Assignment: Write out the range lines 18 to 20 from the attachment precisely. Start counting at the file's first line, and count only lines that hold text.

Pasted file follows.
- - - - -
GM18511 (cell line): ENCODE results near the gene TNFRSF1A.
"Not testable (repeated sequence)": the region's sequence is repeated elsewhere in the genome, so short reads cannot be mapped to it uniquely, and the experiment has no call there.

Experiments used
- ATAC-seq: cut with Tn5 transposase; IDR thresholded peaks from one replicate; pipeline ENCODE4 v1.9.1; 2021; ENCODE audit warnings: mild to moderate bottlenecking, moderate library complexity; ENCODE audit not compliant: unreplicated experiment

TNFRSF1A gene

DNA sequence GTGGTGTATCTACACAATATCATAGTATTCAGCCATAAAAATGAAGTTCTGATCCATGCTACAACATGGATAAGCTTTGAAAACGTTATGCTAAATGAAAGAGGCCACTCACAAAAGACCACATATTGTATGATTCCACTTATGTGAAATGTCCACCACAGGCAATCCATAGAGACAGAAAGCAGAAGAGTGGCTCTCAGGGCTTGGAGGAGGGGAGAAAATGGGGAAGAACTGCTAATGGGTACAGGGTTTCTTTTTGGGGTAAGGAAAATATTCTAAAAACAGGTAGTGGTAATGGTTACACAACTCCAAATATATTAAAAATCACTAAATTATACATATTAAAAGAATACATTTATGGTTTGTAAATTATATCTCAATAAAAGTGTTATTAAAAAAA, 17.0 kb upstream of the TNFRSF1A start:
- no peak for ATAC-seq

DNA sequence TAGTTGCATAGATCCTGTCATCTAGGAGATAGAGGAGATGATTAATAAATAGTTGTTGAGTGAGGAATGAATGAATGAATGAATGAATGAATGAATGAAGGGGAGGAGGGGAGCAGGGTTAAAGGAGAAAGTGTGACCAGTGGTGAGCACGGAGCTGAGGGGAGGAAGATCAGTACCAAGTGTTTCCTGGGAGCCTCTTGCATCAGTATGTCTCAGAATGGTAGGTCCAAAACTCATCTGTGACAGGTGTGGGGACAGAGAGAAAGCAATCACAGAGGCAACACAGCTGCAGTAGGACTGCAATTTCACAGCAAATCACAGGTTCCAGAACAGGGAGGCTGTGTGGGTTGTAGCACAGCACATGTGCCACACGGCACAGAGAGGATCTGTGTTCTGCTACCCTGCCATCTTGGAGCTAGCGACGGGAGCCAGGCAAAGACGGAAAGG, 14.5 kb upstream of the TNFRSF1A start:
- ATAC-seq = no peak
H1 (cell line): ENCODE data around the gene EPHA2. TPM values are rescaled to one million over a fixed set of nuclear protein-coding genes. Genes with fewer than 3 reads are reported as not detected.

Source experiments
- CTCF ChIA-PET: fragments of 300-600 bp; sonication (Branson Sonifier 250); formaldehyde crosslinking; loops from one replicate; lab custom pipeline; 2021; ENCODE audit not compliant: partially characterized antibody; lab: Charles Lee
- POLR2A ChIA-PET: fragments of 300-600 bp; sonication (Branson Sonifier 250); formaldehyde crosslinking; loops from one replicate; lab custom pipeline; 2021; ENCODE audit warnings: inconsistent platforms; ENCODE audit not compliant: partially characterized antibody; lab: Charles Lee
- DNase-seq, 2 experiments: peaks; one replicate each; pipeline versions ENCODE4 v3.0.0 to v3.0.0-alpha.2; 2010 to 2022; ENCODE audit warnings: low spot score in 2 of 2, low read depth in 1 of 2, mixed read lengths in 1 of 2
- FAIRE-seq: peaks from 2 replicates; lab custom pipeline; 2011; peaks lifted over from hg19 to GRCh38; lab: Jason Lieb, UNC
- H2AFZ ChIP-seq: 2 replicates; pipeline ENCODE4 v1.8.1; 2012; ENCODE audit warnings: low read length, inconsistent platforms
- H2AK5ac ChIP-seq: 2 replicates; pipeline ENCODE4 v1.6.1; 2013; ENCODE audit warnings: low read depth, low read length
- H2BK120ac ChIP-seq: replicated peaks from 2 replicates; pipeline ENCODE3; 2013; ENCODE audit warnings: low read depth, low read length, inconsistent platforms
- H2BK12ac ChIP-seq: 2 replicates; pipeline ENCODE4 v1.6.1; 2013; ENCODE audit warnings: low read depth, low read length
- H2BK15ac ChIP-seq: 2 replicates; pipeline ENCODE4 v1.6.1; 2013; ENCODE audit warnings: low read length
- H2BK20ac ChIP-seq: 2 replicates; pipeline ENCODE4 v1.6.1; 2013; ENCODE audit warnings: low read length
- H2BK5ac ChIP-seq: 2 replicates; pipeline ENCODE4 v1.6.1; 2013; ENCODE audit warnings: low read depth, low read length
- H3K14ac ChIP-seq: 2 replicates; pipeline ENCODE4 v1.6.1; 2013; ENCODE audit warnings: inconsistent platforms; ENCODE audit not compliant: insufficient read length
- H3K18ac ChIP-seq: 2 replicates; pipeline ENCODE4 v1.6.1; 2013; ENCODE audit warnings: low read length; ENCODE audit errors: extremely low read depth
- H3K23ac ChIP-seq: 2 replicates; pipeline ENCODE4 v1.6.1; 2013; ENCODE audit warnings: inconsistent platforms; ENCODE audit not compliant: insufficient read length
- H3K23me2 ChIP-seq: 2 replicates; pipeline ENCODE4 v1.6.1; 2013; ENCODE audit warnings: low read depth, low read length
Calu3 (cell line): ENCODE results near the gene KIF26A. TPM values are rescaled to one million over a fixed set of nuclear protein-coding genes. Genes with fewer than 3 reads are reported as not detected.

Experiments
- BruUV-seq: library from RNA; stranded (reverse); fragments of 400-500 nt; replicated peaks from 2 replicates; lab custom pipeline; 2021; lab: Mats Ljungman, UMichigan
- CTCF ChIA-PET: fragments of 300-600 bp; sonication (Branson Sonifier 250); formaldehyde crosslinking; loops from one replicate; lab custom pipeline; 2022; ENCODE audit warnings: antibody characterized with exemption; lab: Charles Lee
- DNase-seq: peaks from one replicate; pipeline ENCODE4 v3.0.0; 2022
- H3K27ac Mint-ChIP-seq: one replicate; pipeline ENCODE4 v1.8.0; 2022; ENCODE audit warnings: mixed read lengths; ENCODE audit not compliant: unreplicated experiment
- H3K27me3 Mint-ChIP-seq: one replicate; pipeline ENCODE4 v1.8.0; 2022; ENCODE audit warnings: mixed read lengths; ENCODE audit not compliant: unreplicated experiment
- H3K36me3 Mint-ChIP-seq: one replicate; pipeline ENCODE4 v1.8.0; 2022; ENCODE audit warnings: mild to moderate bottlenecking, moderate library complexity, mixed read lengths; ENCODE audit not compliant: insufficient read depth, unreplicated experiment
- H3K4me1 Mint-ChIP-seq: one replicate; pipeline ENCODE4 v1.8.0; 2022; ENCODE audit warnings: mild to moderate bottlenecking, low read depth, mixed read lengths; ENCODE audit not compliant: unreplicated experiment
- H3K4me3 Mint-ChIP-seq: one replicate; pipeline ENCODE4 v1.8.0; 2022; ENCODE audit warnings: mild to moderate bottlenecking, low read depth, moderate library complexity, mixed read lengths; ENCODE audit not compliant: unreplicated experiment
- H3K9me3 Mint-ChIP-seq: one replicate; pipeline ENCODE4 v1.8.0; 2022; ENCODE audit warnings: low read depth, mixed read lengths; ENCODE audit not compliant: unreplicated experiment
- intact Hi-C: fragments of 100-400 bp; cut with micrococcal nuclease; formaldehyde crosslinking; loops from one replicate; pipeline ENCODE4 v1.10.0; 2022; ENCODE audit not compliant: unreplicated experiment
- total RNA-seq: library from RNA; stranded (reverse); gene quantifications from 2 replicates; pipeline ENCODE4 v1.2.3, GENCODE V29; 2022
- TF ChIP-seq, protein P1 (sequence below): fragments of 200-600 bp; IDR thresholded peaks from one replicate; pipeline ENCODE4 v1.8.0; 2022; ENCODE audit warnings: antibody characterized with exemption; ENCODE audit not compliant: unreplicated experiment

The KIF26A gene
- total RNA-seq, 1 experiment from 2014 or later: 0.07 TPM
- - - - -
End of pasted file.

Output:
- H2BK120ac ChIP-seq: replicated peaks from 2 replicates; pipeline ENCODE3; 2013; ENCODE audit warnings: low read depth, low read length, inconsistent platforms
- H2BK12ac ChIP-seq: 2 replicates; pipeline ENCODE4 v1.6.1; 2013; ENCODE audit warnings: low read depth, low read length
- H2BK15ac ChIP-seq: 2 replicates; pipeline ENCODE4 v1.6.1; 2013; ENCODE audit warnings: low read length